BART Board asks Governor to reject "cooling off" period


BART Board asks Governor to reject "cooling off" period

Board wants a contract done by July 1

BART's Board of Directors says it is serious about concluding the contract negotiations with all five of its unions by July 1 – so much so that board members have jointly signed a letter and sent it to Governor Arnold Schwarzenegger telling him they will not ask him for a 60-day cooling off period.

"The BART Board calls upon union leaders to join with BART management in addressing this serious deficit," BART Board Vice President, and longest-serving board member James Fang said. "Our riders are facing increased costs and service modifications. Now is the time for union leaders to step up to the plate and join management in making the tough choices needed in these grim economic times."

In the past, BART or its unions have at times asked the Governor to declare a 60-day cooling off period if new contracts had not been settled by the June 30 deadline.

"The BART Board of Directors will not be requesting a 60-day cooling off period if we are unable to reach an agreement to renew our labor contracts when they expire on June 30, 2009," the Board's letter says. "To avoid unnecessarily prolonging negotiations, we respectfully ask that you deny any request that a BART union may seek from you for a cooling off period."

BART faces a nearly $250 million, four-year deficit. The Board believes there is no reason why the unions and BART shouldn't be able to agree to new contracts before they expire. Continuing negotiations past July 1 only makes BART's $250 million, four-year deficit grow. The letter also points out that a 60-day cooling off period: Would cost an additional $500,000 - $1 million to negotiate for 60 more days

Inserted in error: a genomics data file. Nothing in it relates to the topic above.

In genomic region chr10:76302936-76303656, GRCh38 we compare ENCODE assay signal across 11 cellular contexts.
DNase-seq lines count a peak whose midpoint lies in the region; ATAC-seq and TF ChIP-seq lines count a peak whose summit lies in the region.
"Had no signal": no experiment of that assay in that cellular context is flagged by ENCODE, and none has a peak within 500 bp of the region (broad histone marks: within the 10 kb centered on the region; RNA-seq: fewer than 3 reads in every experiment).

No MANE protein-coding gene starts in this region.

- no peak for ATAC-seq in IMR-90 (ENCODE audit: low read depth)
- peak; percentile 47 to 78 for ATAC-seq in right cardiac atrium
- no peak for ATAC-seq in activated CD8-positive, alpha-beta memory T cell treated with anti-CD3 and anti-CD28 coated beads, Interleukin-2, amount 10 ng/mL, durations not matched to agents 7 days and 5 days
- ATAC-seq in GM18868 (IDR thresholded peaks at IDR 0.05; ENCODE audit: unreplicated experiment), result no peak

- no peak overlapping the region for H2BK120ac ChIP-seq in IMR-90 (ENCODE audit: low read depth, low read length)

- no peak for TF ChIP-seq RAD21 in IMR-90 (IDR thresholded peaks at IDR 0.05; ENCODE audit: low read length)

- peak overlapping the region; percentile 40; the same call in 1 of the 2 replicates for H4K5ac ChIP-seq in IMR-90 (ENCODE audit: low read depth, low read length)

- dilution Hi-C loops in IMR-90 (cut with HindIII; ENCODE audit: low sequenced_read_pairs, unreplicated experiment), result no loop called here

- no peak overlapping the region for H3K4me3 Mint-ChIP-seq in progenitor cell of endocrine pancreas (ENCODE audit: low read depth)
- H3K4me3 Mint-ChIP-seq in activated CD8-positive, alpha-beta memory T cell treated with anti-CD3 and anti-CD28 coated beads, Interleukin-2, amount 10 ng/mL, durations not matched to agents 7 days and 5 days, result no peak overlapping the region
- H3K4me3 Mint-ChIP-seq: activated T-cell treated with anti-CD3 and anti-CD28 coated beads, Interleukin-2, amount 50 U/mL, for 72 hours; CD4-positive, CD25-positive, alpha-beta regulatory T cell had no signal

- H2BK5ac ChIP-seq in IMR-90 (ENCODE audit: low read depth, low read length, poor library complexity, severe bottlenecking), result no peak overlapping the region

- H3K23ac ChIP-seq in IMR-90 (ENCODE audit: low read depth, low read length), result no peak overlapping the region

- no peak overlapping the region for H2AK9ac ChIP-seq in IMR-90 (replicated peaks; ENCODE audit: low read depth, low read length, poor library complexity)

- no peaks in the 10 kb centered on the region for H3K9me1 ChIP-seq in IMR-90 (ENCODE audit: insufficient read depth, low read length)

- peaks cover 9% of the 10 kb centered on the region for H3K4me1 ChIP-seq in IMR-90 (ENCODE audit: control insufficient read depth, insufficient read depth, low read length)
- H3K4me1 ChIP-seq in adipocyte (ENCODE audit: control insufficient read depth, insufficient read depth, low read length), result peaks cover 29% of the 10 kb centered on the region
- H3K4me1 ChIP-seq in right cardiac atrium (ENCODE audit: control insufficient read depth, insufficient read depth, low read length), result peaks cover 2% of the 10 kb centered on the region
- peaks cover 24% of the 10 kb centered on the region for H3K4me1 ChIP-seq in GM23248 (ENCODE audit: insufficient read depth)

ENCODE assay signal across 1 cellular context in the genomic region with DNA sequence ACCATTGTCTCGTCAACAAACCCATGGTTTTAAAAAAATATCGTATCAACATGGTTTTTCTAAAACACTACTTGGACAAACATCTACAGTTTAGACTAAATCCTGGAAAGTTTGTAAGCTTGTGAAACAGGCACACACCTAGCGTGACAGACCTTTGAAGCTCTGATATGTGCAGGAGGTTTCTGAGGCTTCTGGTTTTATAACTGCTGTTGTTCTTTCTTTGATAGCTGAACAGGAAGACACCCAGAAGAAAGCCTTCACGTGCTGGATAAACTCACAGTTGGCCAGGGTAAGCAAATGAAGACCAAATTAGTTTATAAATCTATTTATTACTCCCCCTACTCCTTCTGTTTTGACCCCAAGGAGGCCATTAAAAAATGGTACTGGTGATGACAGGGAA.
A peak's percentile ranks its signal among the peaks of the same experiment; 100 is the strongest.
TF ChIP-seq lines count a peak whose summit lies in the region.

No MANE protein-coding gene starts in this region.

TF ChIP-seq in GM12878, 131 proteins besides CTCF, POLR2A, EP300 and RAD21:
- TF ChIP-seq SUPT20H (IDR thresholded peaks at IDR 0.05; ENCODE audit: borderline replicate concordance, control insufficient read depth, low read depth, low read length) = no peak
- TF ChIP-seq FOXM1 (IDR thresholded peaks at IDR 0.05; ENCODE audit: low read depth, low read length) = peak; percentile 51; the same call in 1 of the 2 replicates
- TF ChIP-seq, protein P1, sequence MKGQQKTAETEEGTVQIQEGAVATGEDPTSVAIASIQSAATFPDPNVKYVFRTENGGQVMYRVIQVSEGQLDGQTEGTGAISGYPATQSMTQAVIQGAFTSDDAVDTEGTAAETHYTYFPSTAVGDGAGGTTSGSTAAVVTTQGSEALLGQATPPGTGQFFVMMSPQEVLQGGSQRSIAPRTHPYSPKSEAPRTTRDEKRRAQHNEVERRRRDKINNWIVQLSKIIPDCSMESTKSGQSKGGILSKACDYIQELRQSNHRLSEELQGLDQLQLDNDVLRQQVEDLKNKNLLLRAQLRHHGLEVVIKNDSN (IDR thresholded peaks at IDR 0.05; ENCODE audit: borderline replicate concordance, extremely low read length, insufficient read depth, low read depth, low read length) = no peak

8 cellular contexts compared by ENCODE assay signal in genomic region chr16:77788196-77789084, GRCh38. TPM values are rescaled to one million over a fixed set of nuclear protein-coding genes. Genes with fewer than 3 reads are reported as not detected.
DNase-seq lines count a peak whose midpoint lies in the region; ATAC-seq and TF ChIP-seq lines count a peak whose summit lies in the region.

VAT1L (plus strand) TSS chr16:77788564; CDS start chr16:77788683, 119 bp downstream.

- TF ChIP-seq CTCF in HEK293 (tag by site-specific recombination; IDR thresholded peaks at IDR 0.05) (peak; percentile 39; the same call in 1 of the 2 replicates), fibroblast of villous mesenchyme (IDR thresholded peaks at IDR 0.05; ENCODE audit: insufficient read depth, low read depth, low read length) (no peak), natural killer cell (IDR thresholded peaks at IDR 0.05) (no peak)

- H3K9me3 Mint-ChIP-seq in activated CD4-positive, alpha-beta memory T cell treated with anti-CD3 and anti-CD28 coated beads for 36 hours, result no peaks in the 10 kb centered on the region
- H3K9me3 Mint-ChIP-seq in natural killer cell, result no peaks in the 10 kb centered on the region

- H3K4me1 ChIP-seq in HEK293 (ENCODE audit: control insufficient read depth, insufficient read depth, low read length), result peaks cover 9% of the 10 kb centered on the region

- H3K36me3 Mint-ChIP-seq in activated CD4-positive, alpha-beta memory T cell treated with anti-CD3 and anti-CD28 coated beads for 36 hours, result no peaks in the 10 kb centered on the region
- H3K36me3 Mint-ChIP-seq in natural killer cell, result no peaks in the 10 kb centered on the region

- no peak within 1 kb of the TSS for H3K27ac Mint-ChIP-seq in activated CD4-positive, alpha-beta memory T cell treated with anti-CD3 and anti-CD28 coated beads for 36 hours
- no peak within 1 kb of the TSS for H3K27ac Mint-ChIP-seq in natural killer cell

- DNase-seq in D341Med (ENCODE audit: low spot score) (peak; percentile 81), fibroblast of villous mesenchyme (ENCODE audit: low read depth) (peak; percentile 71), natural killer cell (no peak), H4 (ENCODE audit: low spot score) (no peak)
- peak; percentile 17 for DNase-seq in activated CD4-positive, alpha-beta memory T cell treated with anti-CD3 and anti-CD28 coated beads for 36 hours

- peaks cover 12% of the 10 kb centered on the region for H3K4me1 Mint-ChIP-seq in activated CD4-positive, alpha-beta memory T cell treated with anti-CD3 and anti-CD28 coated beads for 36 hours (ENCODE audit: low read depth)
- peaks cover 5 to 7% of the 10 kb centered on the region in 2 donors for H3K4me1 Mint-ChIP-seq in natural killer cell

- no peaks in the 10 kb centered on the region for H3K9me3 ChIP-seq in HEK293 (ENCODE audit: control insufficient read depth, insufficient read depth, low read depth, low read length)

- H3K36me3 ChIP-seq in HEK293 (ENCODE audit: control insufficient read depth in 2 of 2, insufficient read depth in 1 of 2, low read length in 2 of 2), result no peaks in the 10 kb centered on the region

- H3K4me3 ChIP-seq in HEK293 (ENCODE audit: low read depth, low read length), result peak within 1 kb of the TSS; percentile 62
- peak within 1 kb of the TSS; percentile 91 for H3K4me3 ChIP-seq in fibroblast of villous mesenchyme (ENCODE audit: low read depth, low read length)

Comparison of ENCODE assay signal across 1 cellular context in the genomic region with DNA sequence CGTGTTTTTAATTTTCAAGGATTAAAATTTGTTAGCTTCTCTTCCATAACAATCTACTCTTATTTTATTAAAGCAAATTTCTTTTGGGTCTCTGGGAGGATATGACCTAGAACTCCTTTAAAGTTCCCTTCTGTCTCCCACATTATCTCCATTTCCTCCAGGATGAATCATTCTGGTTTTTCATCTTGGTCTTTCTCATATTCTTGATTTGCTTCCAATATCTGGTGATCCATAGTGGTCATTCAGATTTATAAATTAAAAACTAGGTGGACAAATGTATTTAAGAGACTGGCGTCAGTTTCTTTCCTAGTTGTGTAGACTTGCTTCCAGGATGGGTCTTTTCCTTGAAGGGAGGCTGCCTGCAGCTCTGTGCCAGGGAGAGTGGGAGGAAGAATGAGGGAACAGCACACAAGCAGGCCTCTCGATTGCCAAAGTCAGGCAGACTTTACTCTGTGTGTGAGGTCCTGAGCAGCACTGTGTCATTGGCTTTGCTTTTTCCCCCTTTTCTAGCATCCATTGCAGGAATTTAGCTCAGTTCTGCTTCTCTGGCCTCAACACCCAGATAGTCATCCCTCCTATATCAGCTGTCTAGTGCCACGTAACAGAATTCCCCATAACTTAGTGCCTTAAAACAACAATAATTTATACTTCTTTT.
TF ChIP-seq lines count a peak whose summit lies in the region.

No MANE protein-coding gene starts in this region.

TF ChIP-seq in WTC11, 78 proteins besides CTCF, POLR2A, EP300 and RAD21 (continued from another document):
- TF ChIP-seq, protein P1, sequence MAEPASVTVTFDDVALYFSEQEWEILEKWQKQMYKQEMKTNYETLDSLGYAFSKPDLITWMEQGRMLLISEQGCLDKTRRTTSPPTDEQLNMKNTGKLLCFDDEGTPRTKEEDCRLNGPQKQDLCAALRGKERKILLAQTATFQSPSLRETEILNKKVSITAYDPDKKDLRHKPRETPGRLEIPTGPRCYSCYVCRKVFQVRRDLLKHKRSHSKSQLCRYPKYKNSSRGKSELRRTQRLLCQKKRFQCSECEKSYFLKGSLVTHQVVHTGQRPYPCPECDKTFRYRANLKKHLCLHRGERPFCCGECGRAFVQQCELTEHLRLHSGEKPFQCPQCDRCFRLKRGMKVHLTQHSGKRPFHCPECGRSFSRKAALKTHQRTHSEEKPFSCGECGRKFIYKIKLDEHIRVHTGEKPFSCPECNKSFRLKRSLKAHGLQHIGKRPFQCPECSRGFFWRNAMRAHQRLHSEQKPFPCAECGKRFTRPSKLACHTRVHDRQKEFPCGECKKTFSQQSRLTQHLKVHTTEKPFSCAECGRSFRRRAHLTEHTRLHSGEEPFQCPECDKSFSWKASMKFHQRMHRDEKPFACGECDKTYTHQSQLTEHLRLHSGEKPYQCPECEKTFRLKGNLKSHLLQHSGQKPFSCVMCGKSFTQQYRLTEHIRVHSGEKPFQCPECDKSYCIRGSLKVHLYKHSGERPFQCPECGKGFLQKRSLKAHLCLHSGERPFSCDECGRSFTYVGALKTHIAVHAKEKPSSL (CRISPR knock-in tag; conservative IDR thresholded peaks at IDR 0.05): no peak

Would set new contract deadlines around the Labor Day weekend, when Caltrans has asked BART to run service 24-hours a day for 4+ days while the Bay Bridge closes for construction work. A BART service interruption around this time would immobilize the Bay Area

Would not allow BART to realize critical savings in the first year of the contracts from health benefit changes and staffing level adjustments

"If Riders are Doing Their part starting July 1, So BART and its Employees"
The letter explains that the Board has a clear plan to eliminate two-thirds of that deficit through a variety of cost-cutting measures, including targeting $100 million in labor cost reductions as the employees' fair share of the solution. BART management has been negotiating with the unions since April 1, and is asking the unions to reduce the cost of their benefits and pensions so riders and taxpayers don't have to pay more.

"For the good of the Bay Area and our riders, we must get this done by July one," Fang said. "Recently the Board approved modest fare hikes and expanded the number of stations where our customers have to pay $1 per day to park. We value our employees and we are committed to working with our unions to reach an agreement. But we're all living in tough times and we all need to make sacrifices and share the pain. If the riders are doing their part starting July 1, so should BART and its employees. We can't kick the can down the road because each day of delay means we lose out on achieving the necessary savings we need to prevent the deficit from growing larger. We think it would be unwise to delay negotiations past Labor Day and then face possible service disruptions that could impact our customers as they return from their summer vacations. I will personally see that there is no delay in negotiating on the BART side."

BART is also proposing to eliminate contract language that limits the agency's right to improve productivity by changing outdated, wasteful work rules -- changes that would also cut costs and help solve the deficit.

To see the full letter to the Governor and to get more information regarding BART's labor negotiations, visit

BART Board letter to Governor Schwarzenegger (965k .pdf)